“Tell me, Tara. You do know you can’t win now. The only ending here is gonna be a bullet to the head when I’m done messing you up. Trust me, you’ll beg for it to end.” He let a broad grin play across his face.
“Right now, you’re just boring me to death.”
“See! There’s that spunk again! Death is staring you in the face and yet you’re defiant! I love that! Too bad we couldn’t have met under different circumstances. I’m betting we could have been good friends.” He lunged forward but stopped short of getting within engagement range. Instead, he started circling.
“Are your knees getting weaker? I think they are. You’re as white as a ghost. Honestly, I don’t know how you’re still standing.” His taunts weren’t far from the truth. The knife in my hand was growing heavy, my feet were slow to move, and my vision was beginning to blur.
My legs finally buckled, no longer able to support my weight. I collapsed to my knees. My blade clattered to the pavement. I was done. I knew I’d lost too much blood; I couldn’t take enough oxygen into my lungs. I raised my head and tried to focus on Keith. He walked toward me, kicking the knife well out of my reach. He put the tip of the bat in the middle of my chest and pushed. Unable to resist either him or gravity, I toppled over backward.
January 12th, 2023:
I remember the day the gates closed and stayed closed. I remember it like it was only yesterday. Standing on the sidewalk in front of the medical building, the American flag gently flapping in the breeze behind us, my father’s hand on my shoulder. I’ll never forget the way he apologized to me, the sadness in his eyes. He said he wished he could have done more to prevent what happened; he felt a horrible guilt about the way things turned out.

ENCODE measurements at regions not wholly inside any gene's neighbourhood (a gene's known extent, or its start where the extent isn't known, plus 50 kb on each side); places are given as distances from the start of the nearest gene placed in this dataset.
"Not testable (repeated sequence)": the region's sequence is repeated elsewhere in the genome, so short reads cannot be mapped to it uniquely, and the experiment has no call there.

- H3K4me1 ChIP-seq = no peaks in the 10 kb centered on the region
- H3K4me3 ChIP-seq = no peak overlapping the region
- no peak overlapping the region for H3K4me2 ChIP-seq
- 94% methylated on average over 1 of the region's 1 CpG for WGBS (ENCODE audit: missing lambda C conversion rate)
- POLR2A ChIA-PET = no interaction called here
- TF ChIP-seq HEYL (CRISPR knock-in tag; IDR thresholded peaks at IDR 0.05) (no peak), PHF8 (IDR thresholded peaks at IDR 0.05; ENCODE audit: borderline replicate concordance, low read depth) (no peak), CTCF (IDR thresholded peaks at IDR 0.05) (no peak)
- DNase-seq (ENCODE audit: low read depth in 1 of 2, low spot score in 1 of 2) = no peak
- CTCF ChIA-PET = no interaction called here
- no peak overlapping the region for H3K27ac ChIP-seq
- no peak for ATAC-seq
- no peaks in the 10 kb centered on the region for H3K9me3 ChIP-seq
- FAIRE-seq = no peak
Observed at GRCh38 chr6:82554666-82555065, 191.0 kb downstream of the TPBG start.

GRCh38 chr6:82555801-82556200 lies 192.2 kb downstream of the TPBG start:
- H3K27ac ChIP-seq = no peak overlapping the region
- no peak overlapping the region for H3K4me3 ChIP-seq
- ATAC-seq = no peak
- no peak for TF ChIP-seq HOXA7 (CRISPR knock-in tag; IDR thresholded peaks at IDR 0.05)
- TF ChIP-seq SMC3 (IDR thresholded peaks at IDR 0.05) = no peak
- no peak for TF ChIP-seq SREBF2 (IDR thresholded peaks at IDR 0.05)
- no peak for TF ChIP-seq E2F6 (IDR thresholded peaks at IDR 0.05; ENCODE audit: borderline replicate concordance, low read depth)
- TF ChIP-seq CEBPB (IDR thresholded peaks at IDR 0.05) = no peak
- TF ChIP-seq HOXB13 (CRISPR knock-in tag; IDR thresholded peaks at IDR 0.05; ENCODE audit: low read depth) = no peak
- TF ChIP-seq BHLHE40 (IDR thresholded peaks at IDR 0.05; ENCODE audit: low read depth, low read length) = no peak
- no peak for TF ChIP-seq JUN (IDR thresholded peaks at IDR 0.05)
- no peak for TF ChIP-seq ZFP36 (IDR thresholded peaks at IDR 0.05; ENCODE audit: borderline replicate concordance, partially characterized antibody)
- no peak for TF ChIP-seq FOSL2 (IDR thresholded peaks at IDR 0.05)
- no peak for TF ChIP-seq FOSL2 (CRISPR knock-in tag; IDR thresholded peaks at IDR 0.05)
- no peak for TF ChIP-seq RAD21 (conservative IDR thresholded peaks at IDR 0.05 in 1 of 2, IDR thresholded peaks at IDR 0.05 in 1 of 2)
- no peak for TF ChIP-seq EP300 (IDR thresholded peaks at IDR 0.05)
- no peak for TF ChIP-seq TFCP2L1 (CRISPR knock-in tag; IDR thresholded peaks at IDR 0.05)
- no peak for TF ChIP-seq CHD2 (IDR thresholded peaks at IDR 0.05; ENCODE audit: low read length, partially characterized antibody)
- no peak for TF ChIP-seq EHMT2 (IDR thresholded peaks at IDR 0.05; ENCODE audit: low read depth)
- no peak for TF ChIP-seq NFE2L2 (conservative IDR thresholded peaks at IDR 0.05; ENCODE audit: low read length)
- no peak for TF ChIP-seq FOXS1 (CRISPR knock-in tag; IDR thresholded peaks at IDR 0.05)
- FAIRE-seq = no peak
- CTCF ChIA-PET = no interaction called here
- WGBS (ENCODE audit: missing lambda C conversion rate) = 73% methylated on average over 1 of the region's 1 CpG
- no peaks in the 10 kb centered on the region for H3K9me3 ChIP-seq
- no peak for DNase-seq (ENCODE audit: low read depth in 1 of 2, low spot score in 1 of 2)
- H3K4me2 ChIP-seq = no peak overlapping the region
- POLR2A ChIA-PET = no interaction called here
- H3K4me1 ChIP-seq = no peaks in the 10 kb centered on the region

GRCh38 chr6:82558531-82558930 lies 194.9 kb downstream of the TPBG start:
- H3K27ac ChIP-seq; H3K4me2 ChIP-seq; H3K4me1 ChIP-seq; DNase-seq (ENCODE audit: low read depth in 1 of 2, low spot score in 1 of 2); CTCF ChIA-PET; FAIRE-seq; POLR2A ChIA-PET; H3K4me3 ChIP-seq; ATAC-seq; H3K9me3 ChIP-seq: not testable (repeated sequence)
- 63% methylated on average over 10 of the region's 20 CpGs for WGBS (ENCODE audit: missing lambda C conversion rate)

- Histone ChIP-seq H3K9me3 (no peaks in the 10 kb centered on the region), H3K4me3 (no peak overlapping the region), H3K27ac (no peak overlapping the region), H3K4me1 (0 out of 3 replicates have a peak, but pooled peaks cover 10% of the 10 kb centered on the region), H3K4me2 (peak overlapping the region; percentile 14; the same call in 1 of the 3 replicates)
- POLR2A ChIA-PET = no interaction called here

While the ranch had been a virtual beehive of activity, when that front gate closed with a metallic clang, everyone froze. There was a silence casting a pall over the entire ranch. No one spoke nor did they dare move. Even the livestock were unusually quiet. It was as if they too had sensed what had happened. The dire consequences of human actions had stunned every living thing at the ranch into silence.
It would be months before the cloak would begin to lift. It was an abnormally harsh and early winter that followed the mellow days of September. Over the course of the winter, we finally began to understand the magnitude of the devastation outside of our walls. One by one, our contacts on the HAM radio fell silent as the plague took its hefty toll on humanity. Before they went dark, the HAM stations all reported the same frightful conditions. While things had been bad for most, those not immune to the plague were about to have a much harder time.
The plague, as it had been dubbed, spared very few who came in contact with it. Those who were spared were left wishing for death to come. When January rolled around, the only contacts left on the airwaves were other immune outposts.
When it was finally time to plant the spring crops, the farmers were only allowed through the gate under heavy guard. It was the same when the cowboys went out to bring in the cattle or the wild horses. Hunting parties, scavenging parties, they were all heavily guarded. You see, to have the blood of an immune meant you had a target on your back. There were groups of survivors who held the belief that our blood could bring them the same immunity from the plague. However false their beliefs, it was the last shred of hope they had, and they clung to it ferociously, violently even.